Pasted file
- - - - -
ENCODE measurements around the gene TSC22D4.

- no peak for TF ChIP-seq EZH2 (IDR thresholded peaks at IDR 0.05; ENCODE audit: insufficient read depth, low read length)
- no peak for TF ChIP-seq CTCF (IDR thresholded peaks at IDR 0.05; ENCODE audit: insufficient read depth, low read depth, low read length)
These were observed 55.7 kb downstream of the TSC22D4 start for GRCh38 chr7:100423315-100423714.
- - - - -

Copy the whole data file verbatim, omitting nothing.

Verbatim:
ENCODE measurements around the gene TSC22D4.

- no peak for TF ChIP-seq EZH2 (IDR thresholded peaks at IDR 0.05; ENCODE audit: insufficient read depth, low read length)
- no peak for TF ChIP-seq CTCF (IDR thresholded peaks at IDR 0.05; ENCODE audit: insufficient read depth, low read depth, low read length)
These were observed 55.7 kb downstream of the TSC22D4 start for GRCh38 chr7:100423315-100423714.